I’m new to vector graphics and the Glowforge, so potentially stupid question, but am I missing something with available resolution in the GFUI?
I can export a .PNG from Inkscape and am able to set the size and DPI, however when I upload .PNG files to the GFUI, they seem to automatically scale to ~ 90 DPI (for instance, a 4" x 4" / 300 DPI image displays as 13.3" x 13.3" on the GFUI - I don’t know how to view the resolution, but I presume it’s now ~ 90 DPI). Alternatively, I can scale my image within Inkscape to 4" x 4", but this automatically reduces the resolution to 90 DPI. When I save as an .SVG, the image is now only 360 x 360 pixels instead of 1200 x 1200. When I upload the .SVG to the GFUI, the size is now correct (4" x 4"), but my resolution can only be 90 DPI. Is this just a limitation of Inkscape’s .SVG format? Am I just doing something wrong?
I’ve found what appear to be threads where folks are comparing the output from files of different resolutions. Are these all created in Illustrator? Any help or guidance folks can offer would be greatly appreciated!
Thanks for the suggestion, but I think my bigger question was how does anyone get a resolution higher than 90 or 96 DPI? If the machine can print at several hundred LPI, shouldn’t it be possible to upload something with a higher resolution?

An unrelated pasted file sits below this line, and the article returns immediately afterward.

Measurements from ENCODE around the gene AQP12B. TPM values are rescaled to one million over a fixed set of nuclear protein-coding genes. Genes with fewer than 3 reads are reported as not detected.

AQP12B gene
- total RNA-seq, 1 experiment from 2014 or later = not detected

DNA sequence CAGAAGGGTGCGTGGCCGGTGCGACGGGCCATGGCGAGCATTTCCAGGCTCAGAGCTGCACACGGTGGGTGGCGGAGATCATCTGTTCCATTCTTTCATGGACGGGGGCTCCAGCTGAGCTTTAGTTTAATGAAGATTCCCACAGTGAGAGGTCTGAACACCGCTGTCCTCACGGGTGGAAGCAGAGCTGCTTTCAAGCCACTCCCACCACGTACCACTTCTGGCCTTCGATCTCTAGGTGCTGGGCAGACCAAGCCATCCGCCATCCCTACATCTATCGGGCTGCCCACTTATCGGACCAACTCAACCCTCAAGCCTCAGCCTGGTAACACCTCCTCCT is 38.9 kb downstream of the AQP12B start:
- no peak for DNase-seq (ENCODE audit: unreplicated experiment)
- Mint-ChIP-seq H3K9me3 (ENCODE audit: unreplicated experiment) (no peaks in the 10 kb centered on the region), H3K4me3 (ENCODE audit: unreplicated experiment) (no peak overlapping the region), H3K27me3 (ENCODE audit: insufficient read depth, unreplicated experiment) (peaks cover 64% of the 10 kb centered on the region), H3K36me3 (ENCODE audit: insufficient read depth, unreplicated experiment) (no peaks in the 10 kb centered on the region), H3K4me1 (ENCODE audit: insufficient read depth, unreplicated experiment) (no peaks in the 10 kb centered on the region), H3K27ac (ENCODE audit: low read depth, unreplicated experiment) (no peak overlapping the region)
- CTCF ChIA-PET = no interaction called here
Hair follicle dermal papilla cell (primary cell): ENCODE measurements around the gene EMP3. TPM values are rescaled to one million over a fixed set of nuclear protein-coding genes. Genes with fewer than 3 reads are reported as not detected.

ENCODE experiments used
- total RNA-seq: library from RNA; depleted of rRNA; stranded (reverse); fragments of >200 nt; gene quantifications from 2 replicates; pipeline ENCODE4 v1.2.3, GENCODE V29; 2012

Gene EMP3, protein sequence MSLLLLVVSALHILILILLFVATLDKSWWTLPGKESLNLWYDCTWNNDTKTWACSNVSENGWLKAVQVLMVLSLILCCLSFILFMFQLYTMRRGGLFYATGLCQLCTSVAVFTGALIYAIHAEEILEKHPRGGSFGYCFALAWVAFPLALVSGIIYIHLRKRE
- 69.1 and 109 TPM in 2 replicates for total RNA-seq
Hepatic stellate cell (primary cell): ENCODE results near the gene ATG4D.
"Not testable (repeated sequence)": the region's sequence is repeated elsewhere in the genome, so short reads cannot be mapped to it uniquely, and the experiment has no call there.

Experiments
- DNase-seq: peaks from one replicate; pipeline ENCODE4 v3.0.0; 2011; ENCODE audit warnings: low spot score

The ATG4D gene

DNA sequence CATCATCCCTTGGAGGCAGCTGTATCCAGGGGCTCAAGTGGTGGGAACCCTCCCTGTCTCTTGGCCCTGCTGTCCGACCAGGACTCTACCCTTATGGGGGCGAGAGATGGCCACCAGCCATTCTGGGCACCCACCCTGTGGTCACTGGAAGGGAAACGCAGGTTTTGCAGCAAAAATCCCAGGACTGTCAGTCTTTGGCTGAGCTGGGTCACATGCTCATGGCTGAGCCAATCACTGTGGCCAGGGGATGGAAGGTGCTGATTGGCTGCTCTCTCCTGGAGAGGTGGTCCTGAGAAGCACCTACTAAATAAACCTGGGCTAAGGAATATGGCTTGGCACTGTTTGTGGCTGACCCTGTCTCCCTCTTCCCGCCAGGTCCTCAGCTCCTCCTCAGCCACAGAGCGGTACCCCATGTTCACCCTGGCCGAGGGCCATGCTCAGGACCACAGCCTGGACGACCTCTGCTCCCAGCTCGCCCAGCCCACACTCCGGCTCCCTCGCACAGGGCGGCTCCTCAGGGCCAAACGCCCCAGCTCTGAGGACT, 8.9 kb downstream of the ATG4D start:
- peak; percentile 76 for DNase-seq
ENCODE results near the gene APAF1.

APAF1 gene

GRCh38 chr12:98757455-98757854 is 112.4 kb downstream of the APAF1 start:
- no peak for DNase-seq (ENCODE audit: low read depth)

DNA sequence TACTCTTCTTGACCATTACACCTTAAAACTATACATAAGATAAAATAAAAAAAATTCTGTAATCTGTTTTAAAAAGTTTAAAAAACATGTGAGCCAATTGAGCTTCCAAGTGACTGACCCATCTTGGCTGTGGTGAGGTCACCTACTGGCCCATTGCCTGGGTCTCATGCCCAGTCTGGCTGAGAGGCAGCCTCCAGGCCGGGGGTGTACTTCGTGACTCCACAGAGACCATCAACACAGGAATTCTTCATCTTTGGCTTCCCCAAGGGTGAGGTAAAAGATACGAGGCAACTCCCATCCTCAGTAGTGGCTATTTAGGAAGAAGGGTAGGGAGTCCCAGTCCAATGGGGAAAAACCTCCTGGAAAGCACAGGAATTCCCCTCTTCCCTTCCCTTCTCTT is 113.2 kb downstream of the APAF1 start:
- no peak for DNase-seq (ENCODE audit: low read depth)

I’ve never experienced the issue you describe. I am currently printing an image with far higher DPI than Inkscape or the Glowforge UI need. Inkscape doesn’t reduce the resolution. I am engraving at 675lpi (which would be the vertical/Y-axis DPI)…
Perhaps I downloaded Inkscape from a bad repository? How did you set the resolution in Inkscape? I’ve tried adjusting all three variables (screen, print, and import) in Edit -> Preferences, but it hasn’t changed my .SVG output. Thanks for any suggestions…
Good question…you’re confusing PPI with DPI and LPI, and a lot of people do.
This is my understanding of what’s going on…
DPI (dots per inch) is used to assign a fixed size to the diagram, because the SVG file type is basically unitless. Each design or drawing program has it’s own convention, and the GFUI will convert a file type from that program to the correct size, based on the normal export DPI for that software. It converts the normally expected results to match the 96 DPI input that the Glowforge interface uses. Problems can pop up when it gets something unexpected, so either update your Inkscape program or set the import and output DPI to 96. (Edit> Preferences>Bitmaps tab> Default Export Resolution = 96 dpi)
PPI (pixels per inch) is the usual measurement in raster images. The higher the PPI, the more refined a printed photograph will appear to be, because the dots of ink are smaller. Since more people are familiar with PPI, they think that a higher value will lead to a better image. That doesn’t always hold with laser work, but you can specify a certain PPI for raster images in excess of 96 ppi - anything from 300-600 gives excellent results with a laser. And 300 ppi is more than adequate, so that’s usually what I use. Higher PPI is only really useful for very tiny engraves, like engraving on a grain of rice.